It seemed like the concept of an Internet kill switch -- which Sen. Joe Lieberman, I-Conn., may have introduced in a bill -- might have gone away.
But a report from Unisys found that nearly two-thirds of 1,000 people surveyed support the concept. Or, as the findings put it: "If there were clear evidence of a malicious cyber-security attack by a foreign government against our military, civilian government, electrical grid, financial systems or other critical infrastructure, should the President have the authority to take control of or effectively shut down portions of the Internet to mitigate a crisis?"
Despite the 61% who said yes, it's a flawed question and that's the real issue. Evidence of who is behind an attack is almost never clear. Even when the attacker appears to be clear, the evidence may have been fabricated. "Packets that come with return addresses are easy to spoof," according to Bruce Schneier, CTO of BT Counterpane. "Remember the cyberattack [on] July 4, 2009, that probably came from North Korea, but might have come from England or maybe Florida? On the Internet, disguising traffic is easy."
Indeed, what's to prevent a foreign government from opening an account with Comcast, or renting a botnet? According to Rob Rachwald, Imperva's director of security strategy, hiring a 24-hour distributed denial of service attack can run a few thousand dollars, generating a million spam emails might cost $200 and "a monthly membership for phishing sites is roughly $2,000." Who says outsourcing doesn't offer attractive economies of scale, for criminals and adversarial governments alike?
Say, however, that you somehow did know with pinpoint certainty that the agent of a foreign government had logged onto their computer and launched a direct attack at some piece of critical U.S. infrastructure. There's little, if anything, you could do to deal with the attack by temporarily deactivating parts of the Internet.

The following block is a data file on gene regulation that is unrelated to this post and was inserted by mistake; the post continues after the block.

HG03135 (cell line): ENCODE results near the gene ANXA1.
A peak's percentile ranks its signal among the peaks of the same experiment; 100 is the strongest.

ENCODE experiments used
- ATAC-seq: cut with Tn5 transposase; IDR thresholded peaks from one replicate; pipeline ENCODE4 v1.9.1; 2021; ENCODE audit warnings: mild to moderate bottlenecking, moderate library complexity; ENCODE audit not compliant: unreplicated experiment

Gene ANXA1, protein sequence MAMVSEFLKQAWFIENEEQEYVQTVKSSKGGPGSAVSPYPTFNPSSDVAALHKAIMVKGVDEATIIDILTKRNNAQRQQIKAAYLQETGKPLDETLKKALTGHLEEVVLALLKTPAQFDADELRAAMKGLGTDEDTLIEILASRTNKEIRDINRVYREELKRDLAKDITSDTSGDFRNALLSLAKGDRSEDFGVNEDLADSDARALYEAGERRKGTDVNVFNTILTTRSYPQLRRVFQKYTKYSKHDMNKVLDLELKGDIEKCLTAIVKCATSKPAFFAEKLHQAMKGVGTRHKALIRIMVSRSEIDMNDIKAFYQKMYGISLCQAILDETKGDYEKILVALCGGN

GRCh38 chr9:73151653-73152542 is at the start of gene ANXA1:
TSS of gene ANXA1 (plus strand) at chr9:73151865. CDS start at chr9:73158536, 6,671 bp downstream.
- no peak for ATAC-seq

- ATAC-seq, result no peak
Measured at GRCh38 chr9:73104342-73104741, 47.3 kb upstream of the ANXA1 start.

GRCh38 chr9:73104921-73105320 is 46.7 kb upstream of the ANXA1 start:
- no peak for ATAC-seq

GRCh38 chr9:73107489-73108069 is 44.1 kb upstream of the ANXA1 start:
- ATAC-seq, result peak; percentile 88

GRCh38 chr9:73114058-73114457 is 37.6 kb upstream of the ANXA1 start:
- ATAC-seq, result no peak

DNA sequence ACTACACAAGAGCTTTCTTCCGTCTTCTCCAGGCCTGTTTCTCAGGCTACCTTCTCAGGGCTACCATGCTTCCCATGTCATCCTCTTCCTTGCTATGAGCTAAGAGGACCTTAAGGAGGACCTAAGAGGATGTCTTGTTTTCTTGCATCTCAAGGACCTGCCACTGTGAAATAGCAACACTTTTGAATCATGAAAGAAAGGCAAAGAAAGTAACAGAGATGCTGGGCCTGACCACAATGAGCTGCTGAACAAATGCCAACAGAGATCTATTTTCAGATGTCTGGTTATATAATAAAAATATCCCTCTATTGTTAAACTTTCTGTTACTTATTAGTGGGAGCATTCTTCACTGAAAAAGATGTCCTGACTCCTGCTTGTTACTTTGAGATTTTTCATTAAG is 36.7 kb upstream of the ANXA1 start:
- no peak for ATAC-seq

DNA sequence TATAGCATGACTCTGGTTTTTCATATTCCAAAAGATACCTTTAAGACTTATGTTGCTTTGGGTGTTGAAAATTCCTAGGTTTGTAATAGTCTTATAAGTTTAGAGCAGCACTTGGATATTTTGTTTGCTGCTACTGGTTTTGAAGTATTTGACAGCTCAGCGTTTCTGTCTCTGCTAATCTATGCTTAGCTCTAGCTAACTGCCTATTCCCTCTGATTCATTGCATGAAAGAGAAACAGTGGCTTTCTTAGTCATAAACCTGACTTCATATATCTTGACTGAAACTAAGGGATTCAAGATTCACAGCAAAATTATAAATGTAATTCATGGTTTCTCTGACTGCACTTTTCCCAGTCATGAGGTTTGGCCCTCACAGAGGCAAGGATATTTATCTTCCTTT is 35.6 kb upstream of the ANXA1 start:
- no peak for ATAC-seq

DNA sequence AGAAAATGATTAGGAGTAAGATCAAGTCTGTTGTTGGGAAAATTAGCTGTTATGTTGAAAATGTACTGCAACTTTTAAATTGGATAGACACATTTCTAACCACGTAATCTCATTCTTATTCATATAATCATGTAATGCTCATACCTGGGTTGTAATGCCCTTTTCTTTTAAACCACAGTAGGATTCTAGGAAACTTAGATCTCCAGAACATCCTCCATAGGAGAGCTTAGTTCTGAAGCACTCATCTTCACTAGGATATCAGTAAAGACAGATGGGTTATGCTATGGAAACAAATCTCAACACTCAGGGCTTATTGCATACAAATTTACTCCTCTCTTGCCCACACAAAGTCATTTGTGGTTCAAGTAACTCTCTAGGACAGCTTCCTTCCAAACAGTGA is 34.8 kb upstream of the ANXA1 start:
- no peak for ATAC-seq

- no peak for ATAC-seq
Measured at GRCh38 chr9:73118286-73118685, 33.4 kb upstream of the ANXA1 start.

Indeed, while the concept of an Internet kill switch may conjure up images of surgical, action-hero efficiency, in reality the result would likely be more like Team America. Read: causing more damage than it was supposed to prevent.
Furthermore, the Internet wouldn't go quietly. "The Internet was designed to withstand a nuclear war, it's self-healing, self-redirecting, it's like the Borg, it will assimilate anything in its path," said Patricia Titus, global chief information security officer at Unisys.
"The other thing about the Internet is the hackers and bad guys don't want it to go down," she said. "We even saw some malicious code that healed people's PCs -- meaning that it applied patches -- to protect the device so it could be used in malicious attacks."
In other words, even if you tried to kill parts of the Internet, it would probably cause immense amounts of damage and not die anyway. So maybe it's time to back away from that kill switch, once and for all.